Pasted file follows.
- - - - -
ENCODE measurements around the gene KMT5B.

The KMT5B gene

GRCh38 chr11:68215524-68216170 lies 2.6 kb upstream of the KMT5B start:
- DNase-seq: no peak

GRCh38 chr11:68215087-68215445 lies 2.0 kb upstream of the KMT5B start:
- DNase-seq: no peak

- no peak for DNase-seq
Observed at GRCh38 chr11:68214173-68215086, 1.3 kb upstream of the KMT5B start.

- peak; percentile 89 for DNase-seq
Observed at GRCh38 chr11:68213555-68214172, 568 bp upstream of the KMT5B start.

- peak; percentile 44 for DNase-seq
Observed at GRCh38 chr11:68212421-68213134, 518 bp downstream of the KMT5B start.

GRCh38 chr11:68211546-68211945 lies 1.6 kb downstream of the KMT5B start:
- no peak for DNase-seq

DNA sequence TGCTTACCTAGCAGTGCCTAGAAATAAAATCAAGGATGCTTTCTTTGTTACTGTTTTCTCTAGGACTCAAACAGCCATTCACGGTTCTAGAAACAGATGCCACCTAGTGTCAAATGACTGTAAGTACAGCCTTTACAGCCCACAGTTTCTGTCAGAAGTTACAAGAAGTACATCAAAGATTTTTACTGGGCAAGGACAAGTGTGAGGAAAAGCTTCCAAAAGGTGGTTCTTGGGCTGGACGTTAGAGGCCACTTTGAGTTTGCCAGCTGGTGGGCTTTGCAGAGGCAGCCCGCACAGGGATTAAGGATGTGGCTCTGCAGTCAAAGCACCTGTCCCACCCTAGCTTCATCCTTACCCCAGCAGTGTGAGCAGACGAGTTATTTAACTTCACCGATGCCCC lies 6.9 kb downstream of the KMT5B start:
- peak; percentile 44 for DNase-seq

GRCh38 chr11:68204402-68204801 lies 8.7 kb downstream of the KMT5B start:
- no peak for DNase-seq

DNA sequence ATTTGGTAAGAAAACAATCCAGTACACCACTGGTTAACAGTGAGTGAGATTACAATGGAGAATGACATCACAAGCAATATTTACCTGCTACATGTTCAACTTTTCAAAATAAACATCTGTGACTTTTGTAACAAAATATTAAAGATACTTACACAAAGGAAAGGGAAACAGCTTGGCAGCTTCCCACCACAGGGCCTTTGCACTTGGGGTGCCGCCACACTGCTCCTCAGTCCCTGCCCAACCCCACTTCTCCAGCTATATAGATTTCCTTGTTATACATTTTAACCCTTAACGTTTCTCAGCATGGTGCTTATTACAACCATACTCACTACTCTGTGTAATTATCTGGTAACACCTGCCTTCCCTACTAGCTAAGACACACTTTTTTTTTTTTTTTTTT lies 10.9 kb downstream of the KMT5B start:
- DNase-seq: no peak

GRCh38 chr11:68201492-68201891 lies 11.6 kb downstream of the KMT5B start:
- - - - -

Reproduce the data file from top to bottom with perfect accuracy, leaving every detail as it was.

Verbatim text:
ENCODE measurements around the gene KMT5B.

The KMT5B gene

GRCh38 chr11:68215524-68216170 lies 2.6 kb upstream of the KMT5B start:
- DNase-seq: no peak

GRCh38 chr11:68215087-68215445 lies 2.0 kb upstream of the KMT5B start:
- DNase-seq: no peak

- no peak for DNase-seq
Observed at GRCh38 chr11:68214173-68215086, 1.3 kb upstream of the KMT5B start.

- peak; percentile 89 for DNase-seq
Observed at GRCh38 chr11:68213555-68214172, 568 bp upstream of the KMT5B start.

- peak; percentile 44 for DNase-seq
Observed at GRCh38 chr11:68212421-68213134, 518 bp downstream of the KMT5B start.

GRCh38 chr11:68211546-68211945 lies 1.6 kb downstream of the KMT5B start:
- no peak for DNase-seq

DNA sequence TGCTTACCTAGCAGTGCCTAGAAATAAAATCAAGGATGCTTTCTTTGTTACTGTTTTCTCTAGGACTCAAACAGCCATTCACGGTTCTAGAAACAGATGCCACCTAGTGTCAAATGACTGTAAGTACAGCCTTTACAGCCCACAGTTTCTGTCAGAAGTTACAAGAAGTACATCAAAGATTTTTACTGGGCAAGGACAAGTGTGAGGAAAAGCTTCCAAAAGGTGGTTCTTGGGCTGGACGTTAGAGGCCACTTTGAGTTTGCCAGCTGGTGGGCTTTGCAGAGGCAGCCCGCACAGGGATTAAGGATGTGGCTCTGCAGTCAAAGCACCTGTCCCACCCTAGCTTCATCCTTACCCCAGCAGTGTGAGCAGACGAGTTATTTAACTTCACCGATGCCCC lies 6.9 kb downstream of the KMT5B start:
- peak; percentile 44 for DNase-seq

GRCh38 chr11:68204402-68204801 lies 8.7 kb downstream of the KMT5B start:
- no peak for DNase-seq

DNA sequence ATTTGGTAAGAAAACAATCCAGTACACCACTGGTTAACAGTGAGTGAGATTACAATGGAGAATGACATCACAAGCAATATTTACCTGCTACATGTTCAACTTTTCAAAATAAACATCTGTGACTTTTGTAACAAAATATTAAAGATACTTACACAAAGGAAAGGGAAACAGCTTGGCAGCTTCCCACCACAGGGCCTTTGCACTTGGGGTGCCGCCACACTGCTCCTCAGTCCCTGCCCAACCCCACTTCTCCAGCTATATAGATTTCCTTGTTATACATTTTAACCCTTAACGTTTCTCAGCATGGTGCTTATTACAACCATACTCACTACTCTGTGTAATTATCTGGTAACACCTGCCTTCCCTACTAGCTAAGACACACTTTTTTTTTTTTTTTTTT lies 10.9 kb downstream of the KMT5B start:
- DNase-seq: no peak

GRCh38 chr11:68201492-68201891 lies 11.6 kb downstream of the KMT5B start: